]. These benefits make VMAT a standard delivery technique for lung SBRT. However, both the 0.35 T MRIdian (ViewRay Inc., Oakwood, USA) and the 1.5 T Unity MR-linac (Elekta AB, Stockholm, SWE) exclusively support fixed-beam IMRT delivery in clinical mode. To show that the MR-linac is capable of delivering VMAT plans, a recent study explored VMAT deliveries on Unity for prostate SBRT [
      • Kontaxis C.
      • Woodhead P.
      • Bol G.
      • Lagendijk J.
      • Raaymakers B.
      Proof-of-concept delivery of intensity modulated arc therapy on the Elekta Unity 1.5 T MR-linac.
      ].
      The dose conformity of IMRT and VMAT increases the need for respiratory motion management. Current options to achieve this include: internal target volume (ITV; Unity) [
      • Rietzel E.
      • Liu A.K.
      • Doppke K.P.
      • Wolfgang J.A.
      • Chen A.B.
      • Chen G.T.
      • et al.
      Design of 4D treatment planning target volumes.
      ], or gating (MRIdian) [
      • Klüter S.
      Technical design and concept of a 0.35 T MR-Linac, Clinical and Translational.
      ]. The ITV provides GTV coverage by covering the full tumour motion, which for lung SBRT is typically 1–3 cm in cranial-caudal (CC) direction [
      • Ekberg L.
      • Holmberg O.
      • Wittgren L.
      • Bjelkengren G.
      • Landberg T.
      What margins should be added to the clinical target volume in radiotherapy treatment planning for lung cancer?.
      ,
      • Menten M.J.
      • Fast M.F.
      • Nill S.
      • Kamerling C.P.
      • McDonald F.
      • Oelfke U.
      Lung stereotactic body radiotherapy with an MR-linac – Quantifying the impact of the magnetic field and real-time tumor tracking.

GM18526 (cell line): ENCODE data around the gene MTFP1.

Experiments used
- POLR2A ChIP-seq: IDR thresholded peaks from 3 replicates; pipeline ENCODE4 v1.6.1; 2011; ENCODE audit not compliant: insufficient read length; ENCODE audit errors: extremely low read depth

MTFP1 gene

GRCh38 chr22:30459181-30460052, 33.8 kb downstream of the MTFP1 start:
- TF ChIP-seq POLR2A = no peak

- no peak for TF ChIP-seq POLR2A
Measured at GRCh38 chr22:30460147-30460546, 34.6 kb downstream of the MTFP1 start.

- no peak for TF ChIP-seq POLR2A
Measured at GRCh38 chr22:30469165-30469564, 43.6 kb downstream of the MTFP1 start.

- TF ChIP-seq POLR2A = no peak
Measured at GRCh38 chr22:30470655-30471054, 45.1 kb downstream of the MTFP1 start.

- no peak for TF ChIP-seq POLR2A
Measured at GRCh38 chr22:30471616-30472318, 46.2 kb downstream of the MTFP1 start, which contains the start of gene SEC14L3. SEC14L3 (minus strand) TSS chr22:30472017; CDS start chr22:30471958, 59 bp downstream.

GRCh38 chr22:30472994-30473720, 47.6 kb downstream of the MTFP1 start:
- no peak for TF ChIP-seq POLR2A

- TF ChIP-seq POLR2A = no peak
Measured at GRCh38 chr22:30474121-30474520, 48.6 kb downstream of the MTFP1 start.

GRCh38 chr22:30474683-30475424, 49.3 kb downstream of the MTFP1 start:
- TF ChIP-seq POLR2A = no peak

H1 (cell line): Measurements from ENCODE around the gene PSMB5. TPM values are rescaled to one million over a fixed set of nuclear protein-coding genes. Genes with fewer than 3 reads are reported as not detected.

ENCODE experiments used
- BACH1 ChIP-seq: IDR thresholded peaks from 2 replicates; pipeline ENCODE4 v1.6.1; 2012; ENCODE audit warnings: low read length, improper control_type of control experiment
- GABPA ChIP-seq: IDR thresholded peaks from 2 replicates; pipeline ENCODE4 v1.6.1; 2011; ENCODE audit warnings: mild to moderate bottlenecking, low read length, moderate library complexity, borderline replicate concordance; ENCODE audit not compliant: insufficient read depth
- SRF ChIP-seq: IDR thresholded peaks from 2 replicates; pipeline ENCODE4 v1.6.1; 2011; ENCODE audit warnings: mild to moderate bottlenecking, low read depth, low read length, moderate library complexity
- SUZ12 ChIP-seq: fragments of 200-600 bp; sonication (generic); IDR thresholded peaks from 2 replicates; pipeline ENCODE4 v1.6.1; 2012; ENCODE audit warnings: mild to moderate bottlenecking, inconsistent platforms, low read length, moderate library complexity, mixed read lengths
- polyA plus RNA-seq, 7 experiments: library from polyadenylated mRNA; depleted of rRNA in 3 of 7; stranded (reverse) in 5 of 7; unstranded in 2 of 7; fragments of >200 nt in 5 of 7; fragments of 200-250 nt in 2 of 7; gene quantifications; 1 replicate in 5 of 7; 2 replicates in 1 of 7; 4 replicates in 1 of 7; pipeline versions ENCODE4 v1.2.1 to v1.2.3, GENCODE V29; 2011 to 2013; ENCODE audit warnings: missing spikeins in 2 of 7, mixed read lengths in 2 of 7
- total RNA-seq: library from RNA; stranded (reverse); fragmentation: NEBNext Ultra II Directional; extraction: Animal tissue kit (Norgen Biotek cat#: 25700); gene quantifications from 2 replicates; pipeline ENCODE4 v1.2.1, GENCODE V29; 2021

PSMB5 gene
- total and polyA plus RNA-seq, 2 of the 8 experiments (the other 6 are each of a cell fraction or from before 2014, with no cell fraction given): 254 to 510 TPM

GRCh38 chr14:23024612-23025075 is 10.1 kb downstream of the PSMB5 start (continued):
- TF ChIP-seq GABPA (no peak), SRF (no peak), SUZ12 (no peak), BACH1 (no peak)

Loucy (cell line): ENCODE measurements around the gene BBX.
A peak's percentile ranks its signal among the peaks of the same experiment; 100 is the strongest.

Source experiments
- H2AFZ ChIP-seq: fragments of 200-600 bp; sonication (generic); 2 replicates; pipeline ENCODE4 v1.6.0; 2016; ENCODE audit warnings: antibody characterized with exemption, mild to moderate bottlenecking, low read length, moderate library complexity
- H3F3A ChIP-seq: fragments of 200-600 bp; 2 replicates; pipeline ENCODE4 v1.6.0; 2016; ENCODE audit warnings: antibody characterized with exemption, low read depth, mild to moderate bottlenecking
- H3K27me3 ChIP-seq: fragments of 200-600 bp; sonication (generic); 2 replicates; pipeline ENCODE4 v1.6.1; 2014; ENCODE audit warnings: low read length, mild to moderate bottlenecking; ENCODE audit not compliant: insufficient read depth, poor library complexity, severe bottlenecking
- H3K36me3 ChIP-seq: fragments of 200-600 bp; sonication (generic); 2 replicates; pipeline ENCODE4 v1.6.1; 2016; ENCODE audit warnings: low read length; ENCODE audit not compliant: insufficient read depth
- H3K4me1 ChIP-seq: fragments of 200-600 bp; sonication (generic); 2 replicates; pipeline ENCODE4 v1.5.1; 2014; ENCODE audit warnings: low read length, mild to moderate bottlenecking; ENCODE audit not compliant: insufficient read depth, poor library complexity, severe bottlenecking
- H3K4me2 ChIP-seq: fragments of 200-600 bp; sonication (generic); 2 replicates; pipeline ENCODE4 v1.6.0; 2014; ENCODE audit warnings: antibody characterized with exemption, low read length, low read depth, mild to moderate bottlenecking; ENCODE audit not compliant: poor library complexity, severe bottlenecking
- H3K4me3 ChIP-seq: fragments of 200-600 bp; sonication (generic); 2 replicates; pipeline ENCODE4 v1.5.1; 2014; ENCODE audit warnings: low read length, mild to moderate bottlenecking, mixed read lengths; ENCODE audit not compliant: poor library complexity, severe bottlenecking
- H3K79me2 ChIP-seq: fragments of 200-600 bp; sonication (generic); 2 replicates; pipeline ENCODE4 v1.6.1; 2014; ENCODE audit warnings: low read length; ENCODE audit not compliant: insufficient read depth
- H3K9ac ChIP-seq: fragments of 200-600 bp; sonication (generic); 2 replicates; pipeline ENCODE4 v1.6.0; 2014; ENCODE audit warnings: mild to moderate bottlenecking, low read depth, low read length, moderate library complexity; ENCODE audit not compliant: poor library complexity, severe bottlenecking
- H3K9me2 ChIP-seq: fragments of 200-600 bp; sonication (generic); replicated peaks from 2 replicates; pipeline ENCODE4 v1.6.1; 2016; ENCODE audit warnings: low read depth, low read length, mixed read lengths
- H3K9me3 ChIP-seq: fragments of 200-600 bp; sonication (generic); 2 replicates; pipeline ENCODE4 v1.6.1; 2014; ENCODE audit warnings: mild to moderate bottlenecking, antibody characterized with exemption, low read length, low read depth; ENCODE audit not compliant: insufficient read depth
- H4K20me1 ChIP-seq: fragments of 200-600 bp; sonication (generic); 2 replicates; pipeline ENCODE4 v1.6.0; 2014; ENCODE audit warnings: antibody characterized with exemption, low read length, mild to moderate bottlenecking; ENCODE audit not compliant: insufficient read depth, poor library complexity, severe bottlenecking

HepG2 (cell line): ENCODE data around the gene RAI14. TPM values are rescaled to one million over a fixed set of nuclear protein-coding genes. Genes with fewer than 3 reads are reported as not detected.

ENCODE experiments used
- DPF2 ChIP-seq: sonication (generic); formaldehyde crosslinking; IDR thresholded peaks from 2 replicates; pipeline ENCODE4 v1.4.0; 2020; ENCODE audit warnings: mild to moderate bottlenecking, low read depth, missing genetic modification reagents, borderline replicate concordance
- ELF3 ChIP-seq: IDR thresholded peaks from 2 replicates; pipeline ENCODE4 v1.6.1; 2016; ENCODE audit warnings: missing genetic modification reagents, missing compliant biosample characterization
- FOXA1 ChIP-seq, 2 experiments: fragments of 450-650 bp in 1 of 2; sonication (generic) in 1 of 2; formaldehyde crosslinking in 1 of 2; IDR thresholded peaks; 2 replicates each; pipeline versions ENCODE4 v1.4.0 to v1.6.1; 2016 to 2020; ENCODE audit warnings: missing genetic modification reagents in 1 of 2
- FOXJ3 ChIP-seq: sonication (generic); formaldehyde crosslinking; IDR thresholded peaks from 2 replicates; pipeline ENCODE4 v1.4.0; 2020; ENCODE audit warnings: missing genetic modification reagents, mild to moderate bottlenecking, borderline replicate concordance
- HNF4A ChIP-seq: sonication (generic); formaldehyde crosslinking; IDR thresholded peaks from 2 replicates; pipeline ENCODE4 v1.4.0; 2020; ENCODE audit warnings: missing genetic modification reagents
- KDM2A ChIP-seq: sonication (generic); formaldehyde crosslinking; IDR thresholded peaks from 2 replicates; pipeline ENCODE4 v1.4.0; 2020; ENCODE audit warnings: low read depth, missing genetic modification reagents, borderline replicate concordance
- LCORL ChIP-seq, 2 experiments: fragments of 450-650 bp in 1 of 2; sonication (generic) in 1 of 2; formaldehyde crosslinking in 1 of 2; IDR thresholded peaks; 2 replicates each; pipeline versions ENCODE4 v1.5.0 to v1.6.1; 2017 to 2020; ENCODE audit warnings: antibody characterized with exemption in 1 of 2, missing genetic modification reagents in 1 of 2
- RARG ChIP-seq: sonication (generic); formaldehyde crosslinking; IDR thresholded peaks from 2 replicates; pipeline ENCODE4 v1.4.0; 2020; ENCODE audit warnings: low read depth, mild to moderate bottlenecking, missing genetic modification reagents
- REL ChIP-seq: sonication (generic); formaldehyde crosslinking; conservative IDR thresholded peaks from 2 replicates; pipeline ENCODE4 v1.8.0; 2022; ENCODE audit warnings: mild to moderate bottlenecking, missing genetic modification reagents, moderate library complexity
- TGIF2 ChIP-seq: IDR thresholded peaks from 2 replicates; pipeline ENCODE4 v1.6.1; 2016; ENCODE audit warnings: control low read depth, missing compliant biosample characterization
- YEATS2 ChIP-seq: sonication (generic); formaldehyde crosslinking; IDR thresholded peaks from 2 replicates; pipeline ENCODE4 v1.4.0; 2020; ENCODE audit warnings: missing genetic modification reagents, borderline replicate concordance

,
      • Seppenwoolde Y.
      • Shirato H.
      • Kitamura Kei
      • Shimizu S.
      • Herk M.V.
      • Lebesque J.
      • et al.
      Precise and Real-Time Measurement of 3D Tumor Motion in.
      ]. ITVs are relatively large and might overlap with OARs near central tumours, increasing toxicity risks [
      • Song S.Y.
      • Choi W.
      • Shin S.S.
      • Lee S.W.
      • Ahn S.D.
      • Kim J.H.
      • et al.
      Fractionated stereotactic body radiation therapy for medically inoperable stage I lung cancer adjacent to central large bronchus.
      ,
      • Tekatli H.
      • Haasbeek N.
      • Dahele M.
      • Haan P.D.
      • Verbakel W.
      • Bongers E.
      • et al.
      Outcomes of Hypofractionated High-Dose Radiotherapy in Poor-Risk Patients with ” Ultracentral ” Non – Small Cell Lung Cancer.
      ]. Contrastingly, gating irradiates the tumour only during parts of the breathing cycle, requiring smaller treatment margins [
      • Wolthaus J.W.
      • Sonke J.J.
      • van Herk M.
      • Belderbos J.S.
      • Rossi M.M.
      • Lebesque J.V.
      • et al.
      Comparison of Different Strategies to Use Four-Dimensional Computed Tomography in Treatment Planning for Lung Cancer Patients.
      ,
      • Klüter S.
      Technical design and concept of a 0.35 T MR-Linac, Clinical and Translational.
      ]. However, gating also drastically extends beam-on times with only 50–60% duty cycle [
      • Finazzi T.
      • van Sörnsen de Koste J.R.
      • Palacios M.A.
      • Spoelstra F.O.
      • Slotman B.J.
      • Haasbeek C.J.
      • et al.
      Delivery of magnetic resonance-guided single-fraction stereotactic lung radiotherapy.
      ,
      • Parikh N.R.
      • Lee P.P.
      • Raman S.S.
      • Cao M.
      • Lamb J.
      • Tyran M.
      • et al.
      Time-Driven Activity-Based Costing Comparison of CT-Guided Versus MR-Guided SBRT.
      ], which is especially concerning for single fraction treatments [
      • Finazzi T.
      • van Sörnsen de Koste J.R.
      • Palacios M.A.
      • Spoelstra F.O.
      • Slotman B.J.
      • Haasbeek C.J.
      • et al.
      Delivery of magnetic resonance-guided single-fraction stereotactic lung radiotherapy.
      ]. Gating efficiency can be improved by breath-hold techniques, but this requires patient compliance [
      • Dhont J.
      • Harden S.V.
      • Chee L.Y.
      • Aitken K.
      • Hanna G.G.
      • Bertholet J.
      Image-guided Radiotherapy to Manage Respiratory Motion: Lung and Liver.
      ]. An alternative is multi-leaf collimator (MLC) tracking, which realigns the treatment beam with the most recently observed (or predicted) tumour position [